Can We Believe In Casey McGehee Now? | Disciples of Uecker

Disciples of Uecker

We'd like to go to the Playoffs, that would be cool.

Thinking back, it’s difficult to wrap my mind around just how poorly Casey McGehee’s season has gone. Sure, it’s been the biggest consistent issue with the team, and his numbers stick out like a broken thumb. Scrolling through his game log, there’s only been one stretch in which McGehee had anything close to consistent success, and that was an eight-game hitting streak in mid-June. Over that stretch, McGehee had a line of .281/.303/.375 — hardly any better before, and still devoid of any real power.

I think, then, we as fans can be forgiven for not expecting much out of Casey McGehee’s pinch-hit appearance in the seventh inning of Wednesday night’s game. Many expected the inning-ending, game-deflating double play; some optimists merely expected a strikeout. Especially after McGehee hit what looked a potential go-ahead double to the right field corner landed inches foul, it seemed like an out was inevitable. Except, as you most likely know, McGehee turned back the clock to May 20th and hit what turned out to be the game-winning three-run home run.

That’s right — McGehee’s home run was his first in a whopping 46 days. And that’s the real reason why so many, including myself, have been so reluctant to believe that McGehee can actually turn the corner. His power numbers were always the shakiest part of his unlikely rise to becoming a Major League starter — he hit all of 32 homers between 2006-2008 in the Cubs’ minor league system — and although power numbers aren’t terribly predictive early on, it was scary to see McGehee lose the ability to put the ball over the fence.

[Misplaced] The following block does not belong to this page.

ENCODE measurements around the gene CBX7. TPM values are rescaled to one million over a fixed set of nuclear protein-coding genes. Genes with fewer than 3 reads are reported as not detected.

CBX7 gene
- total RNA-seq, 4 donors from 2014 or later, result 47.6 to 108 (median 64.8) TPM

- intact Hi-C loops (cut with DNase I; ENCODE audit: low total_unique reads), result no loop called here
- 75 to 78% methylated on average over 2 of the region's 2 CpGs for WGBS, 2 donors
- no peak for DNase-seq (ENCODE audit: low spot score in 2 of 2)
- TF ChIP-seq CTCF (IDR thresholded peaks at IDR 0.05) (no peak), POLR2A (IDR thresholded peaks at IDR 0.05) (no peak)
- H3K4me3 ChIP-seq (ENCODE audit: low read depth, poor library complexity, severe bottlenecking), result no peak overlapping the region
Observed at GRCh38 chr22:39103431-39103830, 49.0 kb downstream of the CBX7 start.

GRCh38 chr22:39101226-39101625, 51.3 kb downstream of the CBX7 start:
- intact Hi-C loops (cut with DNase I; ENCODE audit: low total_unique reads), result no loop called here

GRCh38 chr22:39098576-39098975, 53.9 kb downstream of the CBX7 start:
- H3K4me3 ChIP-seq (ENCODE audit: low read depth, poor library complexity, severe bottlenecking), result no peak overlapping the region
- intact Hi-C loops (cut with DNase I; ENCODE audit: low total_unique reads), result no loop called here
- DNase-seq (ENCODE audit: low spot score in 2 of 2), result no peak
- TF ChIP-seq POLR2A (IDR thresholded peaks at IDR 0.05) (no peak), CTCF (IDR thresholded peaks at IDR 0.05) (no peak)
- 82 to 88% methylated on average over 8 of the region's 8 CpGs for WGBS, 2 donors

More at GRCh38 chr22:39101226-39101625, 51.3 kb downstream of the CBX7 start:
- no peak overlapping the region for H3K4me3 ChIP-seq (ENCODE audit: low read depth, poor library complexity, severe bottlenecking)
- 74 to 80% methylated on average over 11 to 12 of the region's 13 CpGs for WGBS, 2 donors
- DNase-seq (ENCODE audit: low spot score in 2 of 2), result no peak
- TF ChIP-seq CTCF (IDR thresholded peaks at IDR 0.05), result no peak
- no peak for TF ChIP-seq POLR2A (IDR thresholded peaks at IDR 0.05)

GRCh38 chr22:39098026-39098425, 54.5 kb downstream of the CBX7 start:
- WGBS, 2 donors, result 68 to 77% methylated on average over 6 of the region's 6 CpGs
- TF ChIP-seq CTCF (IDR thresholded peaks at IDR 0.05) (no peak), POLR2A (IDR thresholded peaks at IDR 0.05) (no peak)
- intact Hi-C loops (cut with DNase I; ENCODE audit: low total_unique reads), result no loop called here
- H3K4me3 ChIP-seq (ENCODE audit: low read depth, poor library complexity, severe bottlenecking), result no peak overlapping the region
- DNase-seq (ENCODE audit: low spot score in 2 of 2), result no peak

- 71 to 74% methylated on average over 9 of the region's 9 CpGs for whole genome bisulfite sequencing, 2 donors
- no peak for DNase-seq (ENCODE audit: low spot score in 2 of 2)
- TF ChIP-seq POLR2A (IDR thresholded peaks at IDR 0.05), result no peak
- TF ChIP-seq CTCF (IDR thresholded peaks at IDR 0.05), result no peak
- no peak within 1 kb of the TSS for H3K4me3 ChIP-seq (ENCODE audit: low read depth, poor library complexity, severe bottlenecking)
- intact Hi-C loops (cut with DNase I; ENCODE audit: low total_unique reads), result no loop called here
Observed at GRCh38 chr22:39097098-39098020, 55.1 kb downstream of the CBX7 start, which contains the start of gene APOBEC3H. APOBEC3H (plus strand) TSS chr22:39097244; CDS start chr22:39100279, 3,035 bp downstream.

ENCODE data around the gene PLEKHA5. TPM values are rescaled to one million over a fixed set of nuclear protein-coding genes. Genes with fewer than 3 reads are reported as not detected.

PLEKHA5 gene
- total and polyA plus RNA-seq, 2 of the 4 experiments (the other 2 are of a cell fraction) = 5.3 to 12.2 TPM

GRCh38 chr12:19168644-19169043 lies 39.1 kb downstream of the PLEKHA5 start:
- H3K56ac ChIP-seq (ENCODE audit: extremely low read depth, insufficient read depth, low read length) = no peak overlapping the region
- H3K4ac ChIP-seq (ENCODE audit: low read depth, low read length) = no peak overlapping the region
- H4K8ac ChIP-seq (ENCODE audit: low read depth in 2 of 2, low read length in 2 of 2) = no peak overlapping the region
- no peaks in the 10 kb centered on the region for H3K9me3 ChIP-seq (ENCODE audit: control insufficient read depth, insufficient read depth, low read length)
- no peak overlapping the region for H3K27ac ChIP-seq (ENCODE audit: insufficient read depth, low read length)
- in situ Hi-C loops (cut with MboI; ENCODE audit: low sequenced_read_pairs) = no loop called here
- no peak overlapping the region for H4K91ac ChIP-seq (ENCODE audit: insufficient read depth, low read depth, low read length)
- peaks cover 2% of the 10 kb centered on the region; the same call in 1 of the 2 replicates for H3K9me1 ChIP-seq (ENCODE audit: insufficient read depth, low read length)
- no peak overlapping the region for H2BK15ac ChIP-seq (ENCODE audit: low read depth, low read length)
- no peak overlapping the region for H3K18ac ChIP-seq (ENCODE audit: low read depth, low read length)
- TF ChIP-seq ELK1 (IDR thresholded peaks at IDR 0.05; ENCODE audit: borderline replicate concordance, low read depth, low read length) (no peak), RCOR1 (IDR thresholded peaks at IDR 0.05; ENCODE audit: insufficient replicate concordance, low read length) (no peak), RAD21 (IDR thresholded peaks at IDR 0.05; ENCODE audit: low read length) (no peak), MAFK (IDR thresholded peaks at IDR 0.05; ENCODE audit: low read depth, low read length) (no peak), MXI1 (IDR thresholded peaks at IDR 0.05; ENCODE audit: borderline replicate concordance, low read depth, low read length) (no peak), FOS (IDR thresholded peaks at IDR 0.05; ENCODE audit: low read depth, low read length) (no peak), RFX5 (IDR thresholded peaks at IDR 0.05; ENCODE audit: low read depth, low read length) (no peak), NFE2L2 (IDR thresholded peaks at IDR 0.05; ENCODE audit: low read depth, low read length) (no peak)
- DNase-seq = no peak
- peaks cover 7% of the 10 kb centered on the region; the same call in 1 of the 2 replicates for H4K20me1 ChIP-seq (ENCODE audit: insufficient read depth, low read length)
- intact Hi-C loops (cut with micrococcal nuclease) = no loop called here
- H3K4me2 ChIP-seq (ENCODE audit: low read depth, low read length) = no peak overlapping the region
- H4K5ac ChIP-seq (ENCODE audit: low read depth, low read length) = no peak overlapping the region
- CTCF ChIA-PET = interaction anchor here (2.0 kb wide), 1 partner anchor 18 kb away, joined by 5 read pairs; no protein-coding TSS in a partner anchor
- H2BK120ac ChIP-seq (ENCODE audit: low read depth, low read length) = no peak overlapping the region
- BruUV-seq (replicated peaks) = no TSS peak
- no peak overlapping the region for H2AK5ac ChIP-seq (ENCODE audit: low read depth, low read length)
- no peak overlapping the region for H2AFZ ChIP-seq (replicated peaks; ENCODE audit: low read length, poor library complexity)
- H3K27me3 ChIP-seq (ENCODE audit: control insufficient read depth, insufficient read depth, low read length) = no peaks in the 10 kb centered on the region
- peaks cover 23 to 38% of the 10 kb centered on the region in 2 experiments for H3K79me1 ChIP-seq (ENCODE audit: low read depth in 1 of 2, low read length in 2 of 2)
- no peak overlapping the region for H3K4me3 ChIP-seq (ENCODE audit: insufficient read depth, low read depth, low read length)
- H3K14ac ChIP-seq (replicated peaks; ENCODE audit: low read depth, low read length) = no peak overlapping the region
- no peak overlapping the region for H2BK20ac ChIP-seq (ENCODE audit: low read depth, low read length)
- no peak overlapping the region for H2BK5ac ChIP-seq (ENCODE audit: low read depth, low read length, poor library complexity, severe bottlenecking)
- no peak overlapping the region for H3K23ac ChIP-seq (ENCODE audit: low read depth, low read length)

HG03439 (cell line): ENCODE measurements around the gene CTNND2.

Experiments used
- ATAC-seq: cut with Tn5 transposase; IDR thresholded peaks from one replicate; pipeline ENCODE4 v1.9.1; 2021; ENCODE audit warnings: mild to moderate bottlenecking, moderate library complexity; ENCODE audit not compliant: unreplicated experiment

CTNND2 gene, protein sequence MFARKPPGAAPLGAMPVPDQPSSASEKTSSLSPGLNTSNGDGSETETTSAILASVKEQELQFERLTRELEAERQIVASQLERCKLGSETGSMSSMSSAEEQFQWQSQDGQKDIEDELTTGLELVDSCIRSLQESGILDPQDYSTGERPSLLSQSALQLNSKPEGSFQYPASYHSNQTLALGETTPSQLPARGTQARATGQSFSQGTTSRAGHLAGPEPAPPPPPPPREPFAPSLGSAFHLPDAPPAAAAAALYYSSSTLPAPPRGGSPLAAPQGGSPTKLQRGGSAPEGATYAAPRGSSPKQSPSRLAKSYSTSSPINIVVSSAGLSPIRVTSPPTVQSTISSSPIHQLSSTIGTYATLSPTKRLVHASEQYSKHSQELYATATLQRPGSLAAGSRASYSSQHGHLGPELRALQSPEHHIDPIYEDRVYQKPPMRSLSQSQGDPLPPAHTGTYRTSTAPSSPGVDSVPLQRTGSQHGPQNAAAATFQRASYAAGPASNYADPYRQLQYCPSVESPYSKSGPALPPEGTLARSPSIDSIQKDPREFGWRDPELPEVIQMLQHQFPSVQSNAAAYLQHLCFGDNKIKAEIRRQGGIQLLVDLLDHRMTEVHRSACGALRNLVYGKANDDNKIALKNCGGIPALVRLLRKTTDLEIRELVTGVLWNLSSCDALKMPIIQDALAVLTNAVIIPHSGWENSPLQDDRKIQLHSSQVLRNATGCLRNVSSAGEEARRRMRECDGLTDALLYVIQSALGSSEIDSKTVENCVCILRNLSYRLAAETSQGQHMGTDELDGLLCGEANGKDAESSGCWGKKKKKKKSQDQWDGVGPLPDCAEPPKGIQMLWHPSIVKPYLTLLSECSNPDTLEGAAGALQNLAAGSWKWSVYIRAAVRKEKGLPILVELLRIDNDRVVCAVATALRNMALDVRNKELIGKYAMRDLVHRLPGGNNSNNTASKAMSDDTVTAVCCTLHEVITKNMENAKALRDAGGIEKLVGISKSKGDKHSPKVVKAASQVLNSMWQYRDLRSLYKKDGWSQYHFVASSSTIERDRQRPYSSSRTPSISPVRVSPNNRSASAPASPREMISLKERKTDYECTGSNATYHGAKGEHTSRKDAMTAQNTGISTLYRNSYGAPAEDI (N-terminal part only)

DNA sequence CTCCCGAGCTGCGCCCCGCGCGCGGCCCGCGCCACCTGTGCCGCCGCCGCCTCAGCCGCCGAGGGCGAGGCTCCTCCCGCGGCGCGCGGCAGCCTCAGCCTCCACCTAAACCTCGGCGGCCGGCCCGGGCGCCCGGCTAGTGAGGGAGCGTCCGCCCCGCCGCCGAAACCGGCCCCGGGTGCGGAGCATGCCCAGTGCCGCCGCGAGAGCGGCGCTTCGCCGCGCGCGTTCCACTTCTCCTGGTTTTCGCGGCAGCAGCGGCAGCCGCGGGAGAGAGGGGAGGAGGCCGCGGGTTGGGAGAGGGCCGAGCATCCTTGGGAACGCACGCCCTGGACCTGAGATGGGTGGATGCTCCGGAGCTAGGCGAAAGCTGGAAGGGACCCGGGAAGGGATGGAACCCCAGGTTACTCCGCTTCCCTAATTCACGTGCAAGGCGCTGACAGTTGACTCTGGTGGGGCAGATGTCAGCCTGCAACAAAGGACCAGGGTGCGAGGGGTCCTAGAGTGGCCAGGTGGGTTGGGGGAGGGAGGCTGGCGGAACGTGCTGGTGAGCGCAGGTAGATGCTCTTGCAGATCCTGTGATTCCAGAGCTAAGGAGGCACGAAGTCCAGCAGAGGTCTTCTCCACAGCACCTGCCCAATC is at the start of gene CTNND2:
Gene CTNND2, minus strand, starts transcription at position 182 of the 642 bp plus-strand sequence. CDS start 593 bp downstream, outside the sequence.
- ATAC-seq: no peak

And don’t think Casey doesn’t understand this himself. For as flat as the call of the home run was on the broadcast, they got it right with this quote: “If there was ever a player who needed something like that, in this kind of roll…” — and here’s where McGehee slams his helmet to the ground in some combination of frustration and joy and relief — “It’s that guy.”

Personally, I’m not fully read to believe yet. One home run is hardly anything in the long run, even though it meant everything on Tuesday. But there’s a glimmer of hope now, and at least McGehee is giving the optimist in me a reason to think good things can still happen at the plate when Casey is at the bat.

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